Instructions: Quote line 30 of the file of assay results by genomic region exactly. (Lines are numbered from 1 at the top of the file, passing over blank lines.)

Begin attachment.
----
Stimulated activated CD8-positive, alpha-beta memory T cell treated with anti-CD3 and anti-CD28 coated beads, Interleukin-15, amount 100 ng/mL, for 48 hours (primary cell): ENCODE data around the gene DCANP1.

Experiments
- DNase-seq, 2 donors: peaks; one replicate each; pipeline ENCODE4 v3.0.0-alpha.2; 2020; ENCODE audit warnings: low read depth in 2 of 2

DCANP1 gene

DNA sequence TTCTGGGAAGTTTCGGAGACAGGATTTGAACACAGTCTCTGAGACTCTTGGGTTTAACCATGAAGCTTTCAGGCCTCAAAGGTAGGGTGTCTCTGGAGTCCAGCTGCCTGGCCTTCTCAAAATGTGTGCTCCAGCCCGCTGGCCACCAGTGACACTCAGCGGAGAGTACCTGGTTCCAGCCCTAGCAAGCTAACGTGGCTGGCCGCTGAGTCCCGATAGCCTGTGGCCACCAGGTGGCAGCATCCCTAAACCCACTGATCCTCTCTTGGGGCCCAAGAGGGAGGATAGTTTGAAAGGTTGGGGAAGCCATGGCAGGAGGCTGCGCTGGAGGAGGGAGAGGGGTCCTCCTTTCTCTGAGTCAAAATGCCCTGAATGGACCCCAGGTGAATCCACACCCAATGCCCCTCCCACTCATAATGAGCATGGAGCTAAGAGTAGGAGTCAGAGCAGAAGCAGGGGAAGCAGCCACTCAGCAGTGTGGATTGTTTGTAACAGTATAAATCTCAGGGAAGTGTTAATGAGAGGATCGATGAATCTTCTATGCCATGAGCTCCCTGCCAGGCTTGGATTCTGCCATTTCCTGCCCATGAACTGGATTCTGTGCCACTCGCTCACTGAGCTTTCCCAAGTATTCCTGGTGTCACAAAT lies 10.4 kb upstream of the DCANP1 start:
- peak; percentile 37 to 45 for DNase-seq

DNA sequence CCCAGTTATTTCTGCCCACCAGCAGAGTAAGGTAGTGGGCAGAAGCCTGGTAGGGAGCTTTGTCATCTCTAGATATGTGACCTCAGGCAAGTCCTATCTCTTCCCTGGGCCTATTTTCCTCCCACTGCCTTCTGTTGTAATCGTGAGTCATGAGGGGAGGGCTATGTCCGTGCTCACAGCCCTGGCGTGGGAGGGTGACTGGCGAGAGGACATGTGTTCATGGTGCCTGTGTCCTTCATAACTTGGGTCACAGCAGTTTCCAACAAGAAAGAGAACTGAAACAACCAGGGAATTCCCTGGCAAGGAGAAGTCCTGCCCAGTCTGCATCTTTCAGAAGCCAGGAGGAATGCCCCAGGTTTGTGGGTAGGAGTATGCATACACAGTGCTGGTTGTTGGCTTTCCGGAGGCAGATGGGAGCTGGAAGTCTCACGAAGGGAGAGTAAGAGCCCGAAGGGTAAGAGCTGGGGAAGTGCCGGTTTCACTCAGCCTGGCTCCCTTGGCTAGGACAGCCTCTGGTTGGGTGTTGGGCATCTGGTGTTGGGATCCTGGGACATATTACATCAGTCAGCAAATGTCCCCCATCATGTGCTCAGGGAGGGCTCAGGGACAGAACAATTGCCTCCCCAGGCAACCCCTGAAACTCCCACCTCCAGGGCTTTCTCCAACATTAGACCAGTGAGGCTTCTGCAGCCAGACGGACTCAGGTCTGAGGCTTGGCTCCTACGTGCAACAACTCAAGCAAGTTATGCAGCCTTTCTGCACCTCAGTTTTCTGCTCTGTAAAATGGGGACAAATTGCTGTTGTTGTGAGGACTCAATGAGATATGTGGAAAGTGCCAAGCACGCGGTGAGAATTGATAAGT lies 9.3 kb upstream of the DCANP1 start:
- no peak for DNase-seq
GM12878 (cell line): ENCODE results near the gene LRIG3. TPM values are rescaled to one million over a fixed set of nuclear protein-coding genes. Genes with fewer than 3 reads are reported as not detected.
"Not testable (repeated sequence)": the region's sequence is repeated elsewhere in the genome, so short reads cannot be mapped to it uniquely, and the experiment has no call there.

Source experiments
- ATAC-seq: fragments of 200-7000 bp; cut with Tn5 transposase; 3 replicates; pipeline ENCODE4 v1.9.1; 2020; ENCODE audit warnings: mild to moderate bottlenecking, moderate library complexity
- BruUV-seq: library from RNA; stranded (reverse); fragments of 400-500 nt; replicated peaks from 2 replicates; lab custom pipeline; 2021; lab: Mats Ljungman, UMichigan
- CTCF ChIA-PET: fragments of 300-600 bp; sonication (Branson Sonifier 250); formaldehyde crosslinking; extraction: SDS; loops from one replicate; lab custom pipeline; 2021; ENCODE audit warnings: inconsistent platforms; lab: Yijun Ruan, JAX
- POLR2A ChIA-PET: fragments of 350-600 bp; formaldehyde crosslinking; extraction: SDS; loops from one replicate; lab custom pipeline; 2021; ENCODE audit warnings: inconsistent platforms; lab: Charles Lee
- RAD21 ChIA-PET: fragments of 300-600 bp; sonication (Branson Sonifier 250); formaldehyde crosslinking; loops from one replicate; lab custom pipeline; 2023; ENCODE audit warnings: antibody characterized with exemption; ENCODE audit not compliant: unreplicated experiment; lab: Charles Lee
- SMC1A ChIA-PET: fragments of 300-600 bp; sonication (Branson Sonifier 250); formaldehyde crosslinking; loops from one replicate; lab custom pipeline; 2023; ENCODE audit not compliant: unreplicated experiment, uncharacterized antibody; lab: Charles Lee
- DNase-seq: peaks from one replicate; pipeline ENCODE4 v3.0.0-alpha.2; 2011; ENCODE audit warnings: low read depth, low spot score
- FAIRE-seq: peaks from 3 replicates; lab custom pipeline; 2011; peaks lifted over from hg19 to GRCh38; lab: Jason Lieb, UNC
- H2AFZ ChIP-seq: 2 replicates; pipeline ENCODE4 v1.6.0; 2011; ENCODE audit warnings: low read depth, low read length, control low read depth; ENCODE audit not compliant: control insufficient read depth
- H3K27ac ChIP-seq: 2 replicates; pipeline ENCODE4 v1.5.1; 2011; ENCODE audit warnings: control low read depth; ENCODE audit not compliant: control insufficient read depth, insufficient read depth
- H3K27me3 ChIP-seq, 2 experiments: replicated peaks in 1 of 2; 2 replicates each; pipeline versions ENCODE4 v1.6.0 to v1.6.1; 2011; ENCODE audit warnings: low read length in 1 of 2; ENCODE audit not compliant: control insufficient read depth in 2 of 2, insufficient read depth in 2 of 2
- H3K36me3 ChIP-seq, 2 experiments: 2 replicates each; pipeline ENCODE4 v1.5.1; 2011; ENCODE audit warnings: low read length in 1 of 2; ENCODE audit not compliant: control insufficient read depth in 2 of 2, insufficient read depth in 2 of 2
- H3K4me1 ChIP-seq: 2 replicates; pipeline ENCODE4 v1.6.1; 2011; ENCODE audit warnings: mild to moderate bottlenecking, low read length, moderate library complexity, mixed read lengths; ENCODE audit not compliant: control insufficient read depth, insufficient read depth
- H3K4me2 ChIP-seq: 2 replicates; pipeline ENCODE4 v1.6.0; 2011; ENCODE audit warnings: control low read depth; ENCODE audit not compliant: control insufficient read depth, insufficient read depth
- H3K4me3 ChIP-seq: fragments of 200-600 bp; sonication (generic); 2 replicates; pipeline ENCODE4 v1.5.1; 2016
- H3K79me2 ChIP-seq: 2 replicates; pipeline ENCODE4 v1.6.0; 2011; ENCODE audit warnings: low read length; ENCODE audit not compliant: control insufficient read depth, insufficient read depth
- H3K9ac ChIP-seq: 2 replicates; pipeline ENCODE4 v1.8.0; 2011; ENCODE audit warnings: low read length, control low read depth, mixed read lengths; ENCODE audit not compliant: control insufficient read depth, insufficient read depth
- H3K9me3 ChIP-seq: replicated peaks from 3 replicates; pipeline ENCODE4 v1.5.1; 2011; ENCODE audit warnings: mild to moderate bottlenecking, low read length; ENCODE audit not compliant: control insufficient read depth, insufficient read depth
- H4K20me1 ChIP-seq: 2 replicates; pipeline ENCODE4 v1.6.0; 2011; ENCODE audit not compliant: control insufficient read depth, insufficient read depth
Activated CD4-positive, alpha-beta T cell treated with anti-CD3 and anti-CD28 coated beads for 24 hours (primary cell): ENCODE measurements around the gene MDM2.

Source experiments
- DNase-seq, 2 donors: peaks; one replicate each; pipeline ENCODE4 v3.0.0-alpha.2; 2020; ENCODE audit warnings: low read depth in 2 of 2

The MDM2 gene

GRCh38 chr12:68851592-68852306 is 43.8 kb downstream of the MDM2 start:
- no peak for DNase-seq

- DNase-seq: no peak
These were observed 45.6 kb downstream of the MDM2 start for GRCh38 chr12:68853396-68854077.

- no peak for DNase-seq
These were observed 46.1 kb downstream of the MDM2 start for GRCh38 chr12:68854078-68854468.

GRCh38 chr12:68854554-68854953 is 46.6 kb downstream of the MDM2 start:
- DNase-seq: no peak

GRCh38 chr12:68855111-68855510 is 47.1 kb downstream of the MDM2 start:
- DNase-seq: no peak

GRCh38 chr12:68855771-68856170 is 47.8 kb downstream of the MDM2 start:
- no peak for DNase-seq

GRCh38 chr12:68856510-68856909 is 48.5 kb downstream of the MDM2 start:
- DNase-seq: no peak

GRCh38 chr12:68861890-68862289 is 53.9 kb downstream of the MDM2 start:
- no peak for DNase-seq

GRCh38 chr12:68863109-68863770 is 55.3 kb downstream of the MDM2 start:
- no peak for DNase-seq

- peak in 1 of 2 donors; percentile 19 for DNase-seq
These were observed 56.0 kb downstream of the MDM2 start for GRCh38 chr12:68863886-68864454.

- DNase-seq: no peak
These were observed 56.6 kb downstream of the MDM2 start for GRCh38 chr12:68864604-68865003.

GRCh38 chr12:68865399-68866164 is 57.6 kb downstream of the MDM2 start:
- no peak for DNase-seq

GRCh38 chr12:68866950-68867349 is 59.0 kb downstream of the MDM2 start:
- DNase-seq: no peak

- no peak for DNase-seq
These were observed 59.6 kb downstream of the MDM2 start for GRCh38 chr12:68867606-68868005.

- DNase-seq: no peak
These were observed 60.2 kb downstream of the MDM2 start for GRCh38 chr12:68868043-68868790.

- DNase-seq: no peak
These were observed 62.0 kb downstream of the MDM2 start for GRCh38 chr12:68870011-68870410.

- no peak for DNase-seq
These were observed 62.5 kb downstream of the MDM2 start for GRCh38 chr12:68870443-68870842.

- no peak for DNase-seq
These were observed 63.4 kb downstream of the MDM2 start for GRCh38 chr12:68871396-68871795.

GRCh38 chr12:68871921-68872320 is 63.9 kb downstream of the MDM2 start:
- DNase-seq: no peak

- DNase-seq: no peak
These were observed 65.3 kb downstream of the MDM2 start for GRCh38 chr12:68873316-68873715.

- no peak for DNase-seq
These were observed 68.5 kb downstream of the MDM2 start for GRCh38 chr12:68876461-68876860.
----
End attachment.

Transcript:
- H4K20me1 ChIP-seq: 2 replicates; pipeline ENCODE4 v1.6.0; 2011; ENCODE audit not compliant: control insufficient read depth, insufficient read depth